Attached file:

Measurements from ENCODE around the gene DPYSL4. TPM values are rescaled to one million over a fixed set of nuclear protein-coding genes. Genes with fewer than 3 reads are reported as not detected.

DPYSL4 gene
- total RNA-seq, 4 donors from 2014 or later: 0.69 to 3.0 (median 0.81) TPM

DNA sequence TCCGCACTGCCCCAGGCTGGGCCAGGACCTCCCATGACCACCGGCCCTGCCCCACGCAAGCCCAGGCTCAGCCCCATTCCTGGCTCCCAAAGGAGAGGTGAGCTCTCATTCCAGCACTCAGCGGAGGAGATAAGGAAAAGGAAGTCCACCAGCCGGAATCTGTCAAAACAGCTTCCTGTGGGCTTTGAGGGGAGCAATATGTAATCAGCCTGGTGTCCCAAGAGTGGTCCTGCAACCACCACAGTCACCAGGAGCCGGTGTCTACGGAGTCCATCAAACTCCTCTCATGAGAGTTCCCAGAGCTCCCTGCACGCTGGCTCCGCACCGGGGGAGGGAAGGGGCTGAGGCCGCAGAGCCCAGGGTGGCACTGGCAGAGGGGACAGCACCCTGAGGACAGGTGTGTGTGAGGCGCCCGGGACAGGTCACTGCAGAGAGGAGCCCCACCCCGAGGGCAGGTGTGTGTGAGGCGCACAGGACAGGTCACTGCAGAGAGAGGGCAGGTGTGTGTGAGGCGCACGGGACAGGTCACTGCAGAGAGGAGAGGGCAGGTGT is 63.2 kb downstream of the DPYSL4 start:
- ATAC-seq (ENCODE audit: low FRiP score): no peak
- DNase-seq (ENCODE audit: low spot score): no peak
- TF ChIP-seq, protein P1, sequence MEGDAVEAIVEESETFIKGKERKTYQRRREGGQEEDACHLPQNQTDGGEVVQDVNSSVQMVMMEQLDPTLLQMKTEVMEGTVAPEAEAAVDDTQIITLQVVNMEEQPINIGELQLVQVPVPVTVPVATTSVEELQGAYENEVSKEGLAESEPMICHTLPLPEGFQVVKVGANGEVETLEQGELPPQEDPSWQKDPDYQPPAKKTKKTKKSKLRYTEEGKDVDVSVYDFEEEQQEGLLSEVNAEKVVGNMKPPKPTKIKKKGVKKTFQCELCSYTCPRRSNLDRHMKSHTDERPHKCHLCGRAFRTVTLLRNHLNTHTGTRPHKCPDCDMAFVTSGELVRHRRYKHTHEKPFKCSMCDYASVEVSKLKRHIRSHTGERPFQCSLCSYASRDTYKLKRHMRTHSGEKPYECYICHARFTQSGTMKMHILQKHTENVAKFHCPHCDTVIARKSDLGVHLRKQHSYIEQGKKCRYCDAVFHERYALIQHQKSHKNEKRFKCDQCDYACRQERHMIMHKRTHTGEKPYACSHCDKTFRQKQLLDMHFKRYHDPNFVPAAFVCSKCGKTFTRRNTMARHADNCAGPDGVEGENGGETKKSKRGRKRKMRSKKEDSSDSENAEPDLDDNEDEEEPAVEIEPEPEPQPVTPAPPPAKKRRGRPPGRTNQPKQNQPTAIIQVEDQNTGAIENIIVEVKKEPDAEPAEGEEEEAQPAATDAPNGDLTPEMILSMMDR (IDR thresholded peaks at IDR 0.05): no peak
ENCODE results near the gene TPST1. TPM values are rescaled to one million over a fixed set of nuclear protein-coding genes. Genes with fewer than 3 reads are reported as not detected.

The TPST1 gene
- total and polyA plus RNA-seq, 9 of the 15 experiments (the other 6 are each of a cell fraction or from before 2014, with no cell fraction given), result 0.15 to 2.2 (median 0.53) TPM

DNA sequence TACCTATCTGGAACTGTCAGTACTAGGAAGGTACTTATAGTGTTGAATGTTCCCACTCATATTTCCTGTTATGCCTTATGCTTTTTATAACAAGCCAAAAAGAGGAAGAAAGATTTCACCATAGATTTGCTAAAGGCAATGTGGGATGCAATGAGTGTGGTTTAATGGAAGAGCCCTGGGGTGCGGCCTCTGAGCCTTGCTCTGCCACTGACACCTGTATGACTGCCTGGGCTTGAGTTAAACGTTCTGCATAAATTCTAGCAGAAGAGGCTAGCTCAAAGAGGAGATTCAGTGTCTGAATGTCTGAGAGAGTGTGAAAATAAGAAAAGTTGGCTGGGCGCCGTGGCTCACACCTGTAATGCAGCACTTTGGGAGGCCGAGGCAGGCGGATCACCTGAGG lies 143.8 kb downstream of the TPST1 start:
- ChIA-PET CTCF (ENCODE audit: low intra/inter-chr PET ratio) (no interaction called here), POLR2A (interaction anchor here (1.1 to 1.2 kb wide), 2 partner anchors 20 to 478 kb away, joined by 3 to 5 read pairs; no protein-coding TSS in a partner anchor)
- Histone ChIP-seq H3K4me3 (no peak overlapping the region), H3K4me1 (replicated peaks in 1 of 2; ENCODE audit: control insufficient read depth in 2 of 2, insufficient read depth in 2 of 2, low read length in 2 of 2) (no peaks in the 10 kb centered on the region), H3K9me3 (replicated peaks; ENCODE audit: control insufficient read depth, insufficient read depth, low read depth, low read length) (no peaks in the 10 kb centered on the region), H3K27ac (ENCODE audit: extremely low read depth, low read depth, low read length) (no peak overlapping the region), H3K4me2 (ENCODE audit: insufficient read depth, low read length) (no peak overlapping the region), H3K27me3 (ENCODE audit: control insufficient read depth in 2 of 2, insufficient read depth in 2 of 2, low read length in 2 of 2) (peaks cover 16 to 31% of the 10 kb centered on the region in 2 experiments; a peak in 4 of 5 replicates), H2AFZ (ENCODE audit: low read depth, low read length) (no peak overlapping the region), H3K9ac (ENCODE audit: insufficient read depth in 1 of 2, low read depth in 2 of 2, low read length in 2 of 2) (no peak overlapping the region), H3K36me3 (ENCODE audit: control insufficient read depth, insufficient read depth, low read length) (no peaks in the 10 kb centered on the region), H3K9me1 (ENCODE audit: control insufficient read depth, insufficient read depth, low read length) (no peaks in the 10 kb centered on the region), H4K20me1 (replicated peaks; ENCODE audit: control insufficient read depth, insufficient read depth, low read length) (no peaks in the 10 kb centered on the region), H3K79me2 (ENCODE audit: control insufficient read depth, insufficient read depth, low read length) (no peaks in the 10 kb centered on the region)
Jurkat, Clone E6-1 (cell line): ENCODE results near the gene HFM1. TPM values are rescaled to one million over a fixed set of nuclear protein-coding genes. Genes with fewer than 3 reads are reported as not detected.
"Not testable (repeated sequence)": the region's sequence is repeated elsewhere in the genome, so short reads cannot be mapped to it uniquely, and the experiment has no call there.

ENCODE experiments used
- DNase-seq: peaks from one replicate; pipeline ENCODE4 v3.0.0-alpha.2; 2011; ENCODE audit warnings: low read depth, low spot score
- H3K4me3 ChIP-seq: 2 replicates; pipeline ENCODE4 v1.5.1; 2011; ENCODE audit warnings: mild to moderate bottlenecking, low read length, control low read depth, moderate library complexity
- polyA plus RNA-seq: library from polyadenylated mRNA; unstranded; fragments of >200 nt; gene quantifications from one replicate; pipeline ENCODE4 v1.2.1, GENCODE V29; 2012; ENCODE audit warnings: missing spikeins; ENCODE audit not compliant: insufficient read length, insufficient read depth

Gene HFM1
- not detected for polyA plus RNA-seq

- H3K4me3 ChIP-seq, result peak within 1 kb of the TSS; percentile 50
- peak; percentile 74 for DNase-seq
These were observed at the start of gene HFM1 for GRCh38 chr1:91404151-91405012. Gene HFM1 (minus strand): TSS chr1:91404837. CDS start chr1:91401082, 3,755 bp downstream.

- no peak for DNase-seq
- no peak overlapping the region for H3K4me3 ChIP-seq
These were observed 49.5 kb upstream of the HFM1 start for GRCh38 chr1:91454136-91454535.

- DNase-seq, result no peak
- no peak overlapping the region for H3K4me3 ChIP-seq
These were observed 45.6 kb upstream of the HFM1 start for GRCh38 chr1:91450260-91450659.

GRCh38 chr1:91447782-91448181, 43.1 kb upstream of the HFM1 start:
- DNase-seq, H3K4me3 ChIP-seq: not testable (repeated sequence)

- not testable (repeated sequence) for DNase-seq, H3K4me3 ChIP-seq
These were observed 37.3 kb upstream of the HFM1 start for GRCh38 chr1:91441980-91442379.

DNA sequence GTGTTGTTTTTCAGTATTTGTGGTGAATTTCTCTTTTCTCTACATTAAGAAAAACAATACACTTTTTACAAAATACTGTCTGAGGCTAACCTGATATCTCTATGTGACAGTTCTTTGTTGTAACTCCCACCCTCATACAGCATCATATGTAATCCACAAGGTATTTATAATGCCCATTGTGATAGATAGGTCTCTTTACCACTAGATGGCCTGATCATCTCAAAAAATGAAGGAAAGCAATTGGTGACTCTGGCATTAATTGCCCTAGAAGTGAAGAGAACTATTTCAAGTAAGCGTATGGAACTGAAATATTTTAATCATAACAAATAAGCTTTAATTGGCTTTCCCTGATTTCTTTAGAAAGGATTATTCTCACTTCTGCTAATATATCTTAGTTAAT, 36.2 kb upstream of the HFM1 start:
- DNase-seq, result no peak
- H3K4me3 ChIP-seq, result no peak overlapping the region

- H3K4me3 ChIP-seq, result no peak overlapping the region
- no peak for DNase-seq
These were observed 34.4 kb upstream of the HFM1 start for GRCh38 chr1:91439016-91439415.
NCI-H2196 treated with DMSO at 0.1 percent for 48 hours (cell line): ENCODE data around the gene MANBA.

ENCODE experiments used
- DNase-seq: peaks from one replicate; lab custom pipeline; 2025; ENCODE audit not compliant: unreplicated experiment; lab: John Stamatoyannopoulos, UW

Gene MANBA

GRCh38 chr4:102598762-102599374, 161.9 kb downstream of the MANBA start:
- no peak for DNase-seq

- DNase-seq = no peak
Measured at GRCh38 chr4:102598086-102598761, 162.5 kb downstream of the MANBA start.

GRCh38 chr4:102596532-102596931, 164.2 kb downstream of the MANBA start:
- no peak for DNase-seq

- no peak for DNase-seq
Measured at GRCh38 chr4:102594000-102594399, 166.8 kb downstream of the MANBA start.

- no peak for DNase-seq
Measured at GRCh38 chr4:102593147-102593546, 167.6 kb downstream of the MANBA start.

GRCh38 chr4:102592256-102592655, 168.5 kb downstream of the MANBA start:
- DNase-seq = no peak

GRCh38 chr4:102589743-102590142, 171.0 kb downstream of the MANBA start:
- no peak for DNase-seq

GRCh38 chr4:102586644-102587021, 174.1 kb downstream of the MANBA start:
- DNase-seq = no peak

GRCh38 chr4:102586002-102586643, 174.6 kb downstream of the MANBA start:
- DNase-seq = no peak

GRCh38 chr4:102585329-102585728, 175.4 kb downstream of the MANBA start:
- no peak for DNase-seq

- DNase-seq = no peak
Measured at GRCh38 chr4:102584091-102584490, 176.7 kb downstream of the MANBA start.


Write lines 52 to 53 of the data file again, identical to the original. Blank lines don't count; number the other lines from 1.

Measured at GRCh38 chr4:102594000-102594399, 166.8 kb downstream of the MANBA start.

- no peak for DNase-seq